US Democratic presidential candidate John Kerry has been carefully mapping out his foreign policy vision, but the response in Asia so far has been blurred.
Foreign policy analysts, commentators and media do not provide a uniform picture, but unlike government officials they are at least at liberty to speculate on what a Kerry win in November might mean for Asian trade and politics.
Those experts say some fundamental relationships, such as with China, would be unlikely to change. But other areas, such as South Asia, could find they receive less attention if Kerry's focus switched.
Others took a broader if less analytical approach.
"I don't know much about Mr. Kerry," said Din Syamsuddin, a prominent Indonesian Muslim leader. "But it seems he's more in tune with the reality of foreign affairs."
Kerry's 20 years on the Senate Foreign Relations Committee indeed contrast with George W. Bush's lack of foreign policy experience before entering the White House. Yet Bush has forged ties with Asian leaders, notably Japanese Prime Minister Junichiro Koizumi, and balanced relations with China and Taiwan.
"If Kerry takes office, it will be quite a challenge for Taiwan," said Lin Cheng-yi of the Institute of European and American Studies at the Academia Sinica. "Compared with Bush, Kerry and his team are less friendly toward Taiwan."
In the past week Kerry has painted the broad strokes of his foreign policy priorities, including mending US alliances that he said Bush had shredded.
Kerry also said he would open direct talks with North Korea on its nuclear weapons program, rather than relying on multilateral talks that Bush considers the best way to solve the problem.
Asia presents the US with Bush's "war on terror" in Afghanistan and Pakistan, a new government in India and a boom in "offshoring" US service jobs there, concerns that China's economy could slow (and concerns that it won't), Islamic militants in Indonesia, tensions over Taiwan and questions about Japan's foreign exchange policy as well as Pyongyang's plans.
Small wonder the response to Kerry is varied. Take Pakistan.
"The marginalized political forces in Pakistan may get encouragement with the victory of Kerry and the US might raise issues relating to human rights," said Mutahir Ahmed, professor of international relations at Karachi University.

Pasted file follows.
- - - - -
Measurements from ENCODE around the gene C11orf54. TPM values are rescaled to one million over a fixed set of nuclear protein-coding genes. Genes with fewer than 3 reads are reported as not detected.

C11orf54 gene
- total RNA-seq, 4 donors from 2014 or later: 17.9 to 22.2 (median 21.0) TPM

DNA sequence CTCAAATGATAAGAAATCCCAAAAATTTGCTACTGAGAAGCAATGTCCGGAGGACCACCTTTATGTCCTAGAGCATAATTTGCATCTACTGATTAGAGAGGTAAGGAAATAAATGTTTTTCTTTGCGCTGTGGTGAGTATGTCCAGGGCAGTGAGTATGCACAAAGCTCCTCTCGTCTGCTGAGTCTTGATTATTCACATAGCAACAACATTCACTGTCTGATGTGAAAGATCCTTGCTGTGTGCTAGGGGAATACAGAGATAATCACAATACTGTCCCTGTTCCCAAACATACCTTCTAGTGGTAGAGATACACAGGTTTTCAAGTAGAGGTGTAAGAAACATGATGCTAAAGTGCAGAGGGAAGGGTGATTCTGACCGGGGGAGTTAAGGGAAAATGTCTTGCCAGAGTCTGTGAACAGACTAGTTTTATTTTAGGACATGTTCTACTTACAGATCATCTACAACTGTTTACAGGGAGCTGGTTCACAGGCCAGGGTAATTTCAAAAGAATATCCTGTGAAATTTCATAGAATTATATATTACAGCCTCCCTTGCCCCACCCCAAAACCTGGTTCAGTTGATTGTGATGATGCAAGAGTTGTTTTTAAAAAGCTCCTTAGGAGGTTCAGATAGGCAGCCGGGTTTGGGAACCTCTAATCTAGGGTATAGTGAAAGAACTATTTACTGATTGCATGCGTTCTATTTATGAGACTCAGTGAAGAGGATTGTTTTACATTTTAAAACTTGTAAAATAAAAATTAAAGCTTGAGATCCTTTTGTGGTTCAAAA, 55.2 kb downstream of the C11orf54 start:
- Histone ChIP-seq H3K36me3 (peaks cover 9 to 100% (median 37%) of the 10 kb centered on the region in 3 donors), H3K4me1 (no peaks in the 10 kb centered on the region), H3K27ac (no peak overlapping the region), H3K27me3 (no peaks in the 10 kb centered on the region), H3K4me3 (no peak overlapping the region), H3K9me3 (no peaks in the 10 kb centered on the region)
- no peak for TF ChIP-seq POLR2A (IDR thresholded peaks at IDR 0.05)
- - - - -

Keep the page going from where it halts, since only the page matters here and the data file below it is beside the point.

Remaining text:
"But overall relations would remain as warm as they are, because the US needs Pakistan in its war on terror and it cannot afford to destabilize the country's armed forces, which are in control of a nuclear arsenal."
Riffat Hussain, head of Defense and Strategic Studies at Islamabad's Quaid-e-Azam University, took a different view.
"I think there is much greater understanding of Pakistan's security needs and concerns in the Bush White House than would be the case if Kerry moves in," he said. "I don't think South Asia will command that kind of attention in the Kerry White House."
A Kerry administration could bring changes in relations with South Korea, said Kim Sung-han of the Institute of Foreign Affairs and National Security in Seoul.
"There is no doubt a Kerry presidency would be a good opportunity to bring new momentum," said Kim. "It just does not feel the same as vowing to start all over again with the same Bush administration."
But he said Washington views ties with Seoul as part of a bigger picture that includes China and Japan, adding: "Bush, for example, tended to be casual about South Korea because his administration got along so well with China."
Ren Haiting, an international strategy expert at the Chinese Academy of Social Sciences, said individuals had little impact on the trend in Sino-US relations.
"There is a major trend in Sino-U.S. relations and there is a limit to the amount it is influenced by individuals," Ren said. "Of course there will be twists and turns."
China has played a major role in navigating the tortuous six-way talks on North Korea's nuclear ambitions. Kerry has said he would also favor bilateral talks with Pyongyang, something the North has wanted all along.
"You have to wonder if it is something to be so utterly excited about," said Kim of Kerry's idea. "It's a double-edged sword. It's going to take some cautious thinking on whether it so clearly helpful to the North Korean nuclear problem."
Paik Hak-soon of the Sejong Institute near Seoul said Kerry had more political will to solve the crisis.
A Kerry administration might become more active in taking up trade differences with Japan, but a major change in policy was unlikely, said an official at Japan's trade ministry.
"I don't think we should overemphasize at this point things that include political rhetoric," said the official, who asked not to be identified.
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